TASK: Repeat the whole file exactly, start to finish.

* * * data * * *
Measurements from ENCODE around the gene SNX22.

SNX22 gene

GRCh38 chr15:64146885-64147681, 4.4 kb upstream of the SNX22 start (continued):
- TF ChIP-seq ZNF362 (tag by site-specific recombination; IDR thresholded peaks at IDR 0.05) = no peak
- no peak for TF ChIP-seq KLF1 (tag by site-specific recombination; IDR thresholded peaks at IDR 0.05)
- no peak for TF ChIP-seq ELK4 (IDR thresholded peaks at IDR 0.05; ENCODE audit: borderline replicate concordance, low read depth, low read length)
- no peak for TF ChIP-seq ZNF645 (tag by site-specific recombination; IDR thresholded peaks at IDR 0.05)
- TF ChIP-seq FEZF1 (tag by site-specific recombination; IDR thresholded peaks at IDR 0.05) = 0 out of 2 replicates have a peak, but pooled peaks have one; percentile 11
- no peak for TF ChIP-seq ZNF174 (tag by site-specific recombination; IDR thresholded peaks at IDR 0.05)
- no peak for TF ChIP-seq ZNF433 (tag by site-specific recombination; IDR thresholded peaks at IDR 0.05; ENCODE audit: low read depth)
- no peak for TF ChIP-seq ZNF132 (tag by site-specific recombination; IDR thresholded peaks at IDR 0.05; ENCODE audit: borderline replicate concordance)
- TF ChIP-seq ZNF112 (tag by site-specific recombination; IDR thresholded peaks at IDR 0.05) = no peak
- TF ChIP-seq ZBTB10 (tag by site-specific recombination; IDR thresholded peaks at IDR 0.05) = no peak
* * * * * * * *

Measurements from ENCODE around the gene SNX22.

SNX22 gene

GRCh38 chr15:64146885-64147681, 4.4 kb upstream of the SNX22 start (continued):
- TF ChIP-seq ZNF362 (tag by site-specific recombination; IDR thresholded peaks at IDR 0.05) = no peak
- no peak for TF ChIP-seq KLF1 (tag by site-specific recombination; IDR thresholded peaks at IDR 0.05)
- no peak for TF ChIP-seq ELK4 (IDR thresholded peaks at IDR 0.05; ENCODE audit: borderline replicate concordance, low read depth, low read length)
- no peak for TF ChIP-seq ZNF645 (tag by site-specific recombination; IDR thresholded peaks at IDR 0.05)
- TF ChIP-seq FEZF1 (tag by site-specific recombination; IDR thresholded peaks at IDR 0.05) = 0 out of 2 replicates have a peak, but pooled peaks have one; percentile 11
- no peak for TF ChIP-seq ZNF174 (tag by site-specific recombination; IDR thresholded peaks at IDR 0.05)
- no peak for TF ChIP-seq ZNF433 (tag by site-specific recombination; IDR thresholded peaks at IDR 0.05; ENCODE audit: low read depth)
- no peak for TF ChIP-seq ZNF132 (tag by site-specific recombination; IDR thresholded peaks at IDR 0.05; ENCODE audit: borderline replicate concordance)
- TF ChIP-seq ZNF112 (tag by site-specific recombination; IDR thresholded peaks at IDR 0.05) = no peak
- TF ChIP-seq ZBTB10 (tag by site-specific recombination; IDR thresholded peaks at IDR 0.05) = no peak